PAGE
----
I’m optimistic that the world can bring this pandemic to an end.
If you can read this, you probably have access to affordable and reliable electricity all day, every day. 1.4 billion people around the world don’t.
We need to address the impacts of climate change by investing in innovations that will help power the world with carbon-free energy. At the same time, we must find ways to deliver affordable energy to people who don’t have access to electricity today so they can live healthier lives, build stronger communities, and find a path out of poverty.
In my travels, I’ve seen how lacking access to energy has impacted people’s lives, sometimes in surprising ways. But I’ve also seen how innovative and resourceful people can be in the toughest circumstances.
This composite of satellite images shows us how much of the world spends the night in total darkness.
This is a powerful image for me, because you can see the inequalities so clearly. Notice how bright North America and Europe are, while sub-Saharan Africa—which has just as many people—is almost entirely dark.
Without electricity, people cook by burning dirty fuels like charcoal, cardboard or dung. This pollutes the air and causes respiratory problems, particularly in children.
Indoor air pollution contributes to 1 out of every 14 deaths in the developing world. Here in Thailand, outdoor smoke from cooking creates environmental health risks that are often compounded by the effects of climate change.
Without reliable electricity, medical procedures are often performed by flashlight, or even candlelight.
Here, medical staff care for a newly-delivered baby in Sierra Leone, a country with the world’s third-highest infant mortality rate.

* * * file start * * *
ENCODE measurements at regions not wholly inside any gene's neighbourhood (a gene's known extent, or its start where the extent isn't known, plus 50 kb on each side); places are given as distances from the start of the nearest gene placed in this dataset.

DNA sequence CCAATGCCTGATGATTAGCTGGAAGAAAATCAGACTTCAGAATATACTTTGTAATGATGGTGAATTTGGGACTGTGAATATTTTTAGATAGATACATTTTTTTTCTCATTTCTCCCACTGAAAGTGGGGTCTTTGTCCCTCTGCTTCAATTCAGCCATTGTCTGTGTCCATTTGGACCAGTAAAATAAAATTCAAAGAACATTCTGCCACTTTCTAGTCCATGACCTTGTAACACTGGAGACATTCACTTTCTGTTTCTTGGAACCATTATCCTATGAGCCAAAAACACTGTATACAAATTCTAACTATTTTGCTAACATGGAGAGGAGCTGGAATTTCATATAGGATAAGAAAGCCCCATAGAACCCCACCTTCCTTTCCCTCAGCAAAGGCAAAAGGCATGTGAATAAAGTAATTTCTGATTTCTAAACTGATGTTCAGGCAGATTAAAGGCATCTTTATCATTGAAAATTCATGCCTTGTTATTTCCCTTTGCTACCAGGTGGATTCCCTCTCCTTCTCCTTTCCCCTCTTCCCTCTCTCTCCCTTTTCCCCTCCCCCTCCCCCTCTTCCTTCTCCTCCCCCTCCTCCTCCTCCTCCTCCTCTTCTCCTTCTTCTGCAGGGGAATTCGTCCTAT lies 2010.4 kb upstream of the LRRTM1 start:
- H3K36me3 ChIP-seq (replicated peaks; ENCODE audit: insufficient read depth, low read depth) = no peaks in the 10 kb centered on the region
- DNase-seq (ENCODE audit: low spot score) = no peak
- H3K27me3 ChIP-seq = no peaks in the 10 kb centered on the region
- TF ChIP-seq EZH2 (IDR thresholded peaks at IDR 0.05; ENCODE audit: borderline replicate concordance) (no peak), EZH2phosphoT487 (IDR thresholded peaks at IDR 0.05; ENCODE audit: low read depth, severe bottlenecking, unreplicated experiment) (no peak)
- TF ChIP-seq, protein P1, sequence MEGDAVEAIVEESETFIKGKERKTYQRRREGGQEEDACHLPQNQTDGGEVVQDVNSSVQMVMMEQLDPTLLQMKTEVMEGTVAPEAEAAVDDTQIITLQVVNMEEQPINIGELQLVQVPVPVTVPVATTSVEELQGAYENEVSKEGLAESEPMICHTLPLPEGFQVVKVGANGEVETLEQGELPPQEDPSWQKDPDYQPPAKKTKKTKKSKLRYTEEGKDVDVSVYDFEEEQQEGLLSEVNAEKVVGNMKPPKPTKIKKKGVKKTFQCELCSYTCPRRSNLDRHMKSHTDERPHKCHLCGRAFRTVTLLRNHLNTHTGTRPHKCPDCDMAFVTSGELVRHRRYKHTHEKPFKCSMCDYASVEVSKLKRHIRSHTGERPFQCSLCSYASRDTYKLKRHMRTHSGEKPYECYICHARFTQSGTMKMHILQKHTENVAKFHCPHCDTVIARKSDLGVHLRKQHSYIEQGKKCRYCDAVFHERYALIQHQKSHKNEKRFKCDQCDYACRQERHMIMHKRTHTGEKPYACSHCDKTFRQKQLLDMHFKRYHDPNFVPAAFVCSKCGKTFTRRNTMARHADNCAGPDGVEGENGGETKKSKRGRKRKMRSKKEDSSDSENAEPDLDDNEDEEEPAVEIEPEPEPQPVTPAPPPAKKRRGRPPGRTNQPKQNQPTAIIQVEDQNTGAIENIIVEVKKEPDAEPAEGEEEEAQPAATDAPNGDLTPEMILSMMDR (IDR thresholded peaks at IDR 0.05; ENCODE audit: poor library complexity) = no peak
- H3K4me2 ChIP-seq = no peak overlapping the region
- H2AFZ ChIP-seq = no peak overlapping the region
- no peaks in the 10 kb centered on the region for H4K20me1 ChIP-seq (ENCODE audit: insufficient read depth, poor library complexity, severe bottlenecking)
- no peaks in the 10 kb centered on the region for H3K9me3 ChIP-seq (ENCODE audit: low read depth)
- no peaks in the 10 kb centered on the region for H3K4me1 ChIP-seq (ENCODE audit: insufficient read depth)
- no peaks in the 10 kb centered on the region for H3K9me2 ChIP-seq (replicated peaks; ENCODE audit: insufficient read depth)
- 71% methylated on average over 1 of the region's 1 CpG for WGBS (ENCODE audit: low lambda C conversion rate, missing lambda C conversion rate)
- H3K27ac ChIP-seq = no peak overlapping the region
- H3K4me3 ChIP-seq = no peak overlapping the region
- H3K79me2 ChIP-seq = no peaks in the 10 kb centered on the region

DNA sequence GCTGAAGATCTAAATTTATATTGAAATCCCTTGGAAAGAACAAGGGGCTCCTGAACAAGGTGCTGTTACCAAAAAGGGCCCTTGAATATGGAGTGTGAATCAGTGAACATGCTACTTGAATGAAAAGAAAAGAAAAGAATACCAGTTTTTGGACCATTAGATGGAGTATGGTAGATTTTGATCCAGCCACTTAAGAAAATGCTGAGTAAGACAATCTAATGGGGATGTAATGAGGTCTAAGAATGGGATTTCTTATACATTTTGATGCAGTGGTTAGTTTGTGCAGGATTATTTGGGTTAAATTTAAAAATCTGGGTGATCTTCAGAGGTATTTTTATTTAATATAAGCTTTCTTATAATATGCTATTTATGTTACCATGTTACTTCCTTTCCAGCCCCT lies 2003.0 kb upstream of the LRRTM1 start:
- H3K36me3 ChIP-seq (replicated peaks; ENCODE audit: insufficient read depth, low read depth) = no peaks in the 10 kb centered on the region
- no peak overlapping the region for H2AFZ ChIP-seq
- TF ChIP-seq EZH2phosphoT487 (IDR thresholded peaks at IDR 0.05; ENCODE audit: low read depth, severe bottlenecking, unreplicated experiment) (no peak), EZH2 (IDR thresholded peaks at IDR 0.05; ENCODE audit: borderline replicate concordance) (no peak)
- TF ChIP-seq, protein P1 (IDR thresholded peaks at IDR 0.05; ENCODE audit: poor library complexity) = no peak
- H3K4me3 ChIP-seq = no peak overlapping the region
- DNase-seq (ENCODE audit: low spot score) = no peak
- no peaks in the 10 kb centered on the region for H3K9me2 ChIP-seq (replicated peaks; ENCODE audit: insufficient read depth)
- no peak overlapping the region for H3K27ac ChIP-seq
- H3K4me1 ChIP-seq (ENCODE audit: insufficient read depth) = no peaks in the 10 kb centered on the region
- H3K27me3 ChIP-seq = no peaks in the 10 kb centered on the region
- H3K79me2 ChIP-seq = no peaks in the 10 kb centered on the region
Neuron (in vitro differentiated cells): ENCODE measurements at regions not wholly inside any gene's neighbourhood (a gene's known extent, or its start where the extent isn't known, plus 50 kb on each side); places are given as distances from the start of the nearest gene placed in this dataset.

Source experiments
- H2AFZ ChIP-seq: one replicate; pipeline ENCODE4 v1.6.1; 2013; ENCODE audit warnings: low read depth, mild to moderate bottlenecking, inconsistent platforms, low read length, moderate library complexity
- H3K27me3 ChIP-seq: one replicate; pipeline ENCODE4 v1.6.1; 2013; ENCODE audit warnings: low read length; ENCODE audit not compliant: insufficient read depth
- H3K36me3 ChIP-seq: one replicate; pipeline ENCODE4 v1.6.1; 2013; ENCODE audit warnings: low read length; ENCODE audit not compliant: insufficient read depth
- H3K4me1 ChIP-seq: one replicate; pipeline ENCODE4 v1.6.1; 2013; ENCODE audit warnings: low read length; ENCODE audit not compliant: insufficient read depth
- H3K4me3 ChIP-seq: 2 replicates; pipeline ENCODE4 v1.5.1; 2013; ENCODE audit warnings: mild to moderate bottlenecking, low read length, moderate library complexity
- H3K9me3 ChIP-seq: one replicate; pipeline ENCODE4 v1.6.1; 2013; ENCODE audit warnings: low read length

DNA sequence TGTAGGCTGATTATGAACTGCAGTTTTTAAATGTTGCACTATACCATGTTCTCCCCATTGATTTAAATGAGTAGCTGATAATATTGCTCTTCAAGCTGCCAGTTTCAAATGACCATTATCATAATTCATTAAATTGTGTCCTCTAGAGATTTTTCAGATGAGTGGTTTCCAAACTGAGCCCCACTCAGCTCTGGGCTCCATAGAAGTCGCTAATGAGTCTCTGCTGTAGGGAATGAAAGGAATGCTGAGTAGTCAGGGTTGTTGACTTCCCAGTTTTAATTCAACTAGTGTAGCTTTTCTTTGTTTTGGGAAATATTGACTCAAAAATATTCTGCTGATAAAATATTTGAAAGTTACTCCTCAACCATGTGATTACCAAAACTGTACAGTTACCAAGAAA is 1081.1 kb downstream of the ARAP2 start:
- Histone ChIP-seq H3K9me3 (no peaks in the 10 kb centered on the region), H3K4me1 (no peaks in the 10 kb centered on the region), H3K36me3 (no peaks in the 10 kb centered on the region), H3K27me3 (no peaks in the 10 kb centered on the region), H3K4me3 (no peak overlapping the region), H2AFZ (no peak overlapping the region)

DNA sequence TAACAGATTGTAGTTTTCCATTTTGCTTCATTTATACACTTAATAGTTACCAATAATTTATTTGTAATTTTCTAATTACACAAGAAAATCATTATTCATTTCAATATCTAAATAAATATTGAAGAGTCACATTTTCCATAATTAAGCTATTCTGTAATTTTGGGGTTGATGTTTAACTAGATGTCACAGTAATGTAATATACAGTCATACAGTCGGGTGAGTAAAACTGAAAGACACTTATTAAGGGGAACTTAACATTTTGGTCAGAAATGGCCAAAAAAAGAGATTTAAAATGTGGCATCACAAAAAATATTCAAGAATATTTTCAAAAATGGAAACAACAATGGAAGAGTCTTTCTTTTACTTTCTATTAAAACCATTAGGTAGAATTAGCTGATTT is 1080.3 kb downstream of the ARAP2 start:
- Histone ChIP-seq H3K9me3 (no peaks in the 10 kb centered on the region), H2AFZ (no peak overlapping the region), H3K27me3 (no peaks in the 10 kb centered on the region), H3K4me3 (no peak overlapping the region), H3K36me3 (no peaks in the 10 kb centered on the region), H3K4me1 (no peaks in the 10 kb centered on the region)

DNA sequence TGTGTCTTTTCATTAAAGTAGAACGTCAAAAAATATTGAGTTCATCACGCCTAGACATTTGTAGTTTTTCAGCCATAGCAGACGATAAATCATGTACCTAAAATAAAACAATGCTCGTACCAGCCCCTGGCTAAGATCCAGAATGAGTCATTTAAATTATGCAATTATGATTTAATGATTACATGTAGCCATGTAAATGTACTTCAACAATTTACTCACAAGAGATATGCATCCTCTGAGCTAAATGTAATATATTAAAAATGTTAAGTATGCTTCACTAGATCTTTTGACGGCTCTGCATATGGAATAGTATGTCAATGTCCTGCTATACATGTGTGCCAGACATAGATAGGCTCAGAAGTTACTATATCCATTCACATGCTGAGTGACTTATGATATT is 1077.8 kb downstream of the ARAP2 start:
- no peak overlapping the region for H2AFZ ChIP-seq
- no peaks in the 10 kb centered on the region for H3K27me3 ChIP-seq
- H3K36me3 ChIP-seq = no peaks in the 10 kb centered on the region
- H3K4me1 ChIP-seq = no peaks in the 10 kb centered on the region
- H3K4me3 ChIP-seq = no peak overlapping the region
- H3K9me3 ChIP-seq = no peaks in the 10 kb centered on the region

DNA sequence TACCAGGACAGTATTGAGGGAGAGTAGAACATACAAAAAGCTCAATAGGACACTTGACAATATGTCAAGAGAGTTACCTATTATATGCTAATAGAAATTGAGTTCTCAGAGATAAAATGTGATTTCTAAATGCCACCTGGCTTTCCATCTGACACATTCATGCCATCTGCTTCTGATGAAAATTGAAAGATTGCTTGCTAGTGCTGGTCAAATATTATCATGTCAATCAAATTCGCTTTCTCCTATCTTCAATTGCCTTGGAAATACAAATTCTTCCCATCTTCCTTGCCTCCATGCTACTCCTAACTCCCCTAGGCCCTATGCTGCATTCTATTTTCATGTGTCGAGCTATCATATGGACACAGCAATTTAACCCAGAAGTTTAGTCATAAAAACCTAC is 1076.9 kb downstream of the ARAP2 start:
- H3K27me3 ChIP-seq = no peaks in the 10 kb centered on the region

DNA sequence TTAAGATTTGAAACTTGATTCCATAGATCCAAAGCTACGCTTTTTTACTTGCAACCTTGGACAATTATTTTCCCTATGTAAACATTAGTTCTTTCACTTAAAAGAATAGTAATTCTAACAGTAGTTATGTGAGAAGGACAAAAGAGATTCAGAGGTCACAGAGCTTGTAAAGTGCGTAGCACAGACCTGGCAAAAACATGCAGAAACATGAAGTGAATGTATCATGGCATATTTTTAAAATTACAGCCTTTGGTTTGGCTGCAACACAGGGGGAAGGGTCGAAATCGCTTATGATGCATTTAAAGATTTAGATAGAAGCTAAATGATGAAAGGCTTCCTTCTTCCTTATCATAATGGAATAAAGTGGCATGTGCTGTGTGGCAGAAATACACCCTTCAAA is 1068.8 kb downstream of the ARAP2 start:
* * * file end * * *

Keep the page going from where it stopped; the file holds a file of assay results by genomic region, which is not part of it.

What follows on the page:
You wouldn’t think that something like electricity makes a difference in a newborn’s life, but it does.
Vaccines need to be stored at a stable temperature, or they spoil and become ineffective. It’s not easy to tell when a vaccine goes bad, so it’s crucial to keep the “cold chain” intact.
This clinic in Nigeria has enough power to run a refrigerator, but many in the world don’t. It’s frustrating to visit areas that have access to life-saving medicine, but lack the ability to know for sure that it will work.
Having light to read by at night may not seem like a luxury, but it is for millions of families in poor countries living without electricity. Light is essential when you’re trying to get an education. These students don’t have electricity at home, so they come here every night to do their homework under streetlamps.
Instead of going to school, these children in Manila are making charcoal, a dirty fuel that is the livelihood for many poor families.
I believe that if we can deliver cleaner, cheaper energy to the developing world, children like these will be healthier, with more time to learn and a better chance at advancing in life.
In underserved areas, power outages are frequent and sometimes last for a very long time. These children in Syria have not had any electricity for 10 months—they keep the lights on using a battery they charge by pedaling this bicycle.
I like this image because it shows how innovative and resourceful people can be, even in very difficult conditions.
I’m optimistic that we can invent clever new ways to generate safe, affordable and reliable energy for everyone. This family in China uses a biogas digester, which converts pig excrement into methane gas. The digester traps the gas and converts it into energy for cooking and light, while reducing pollution.
People in the developing world will be among the first to suffer the effects of climate change, even though they hardly did anything to cause it.
As we invest in ways to achieve zero-carbon energy, I believe we also have a responsibility to help poor countries adapt to the realities of a changing environment.
The world has solved huge problems before, and I’m confident that we can solve this one through commitment, focus and innovation.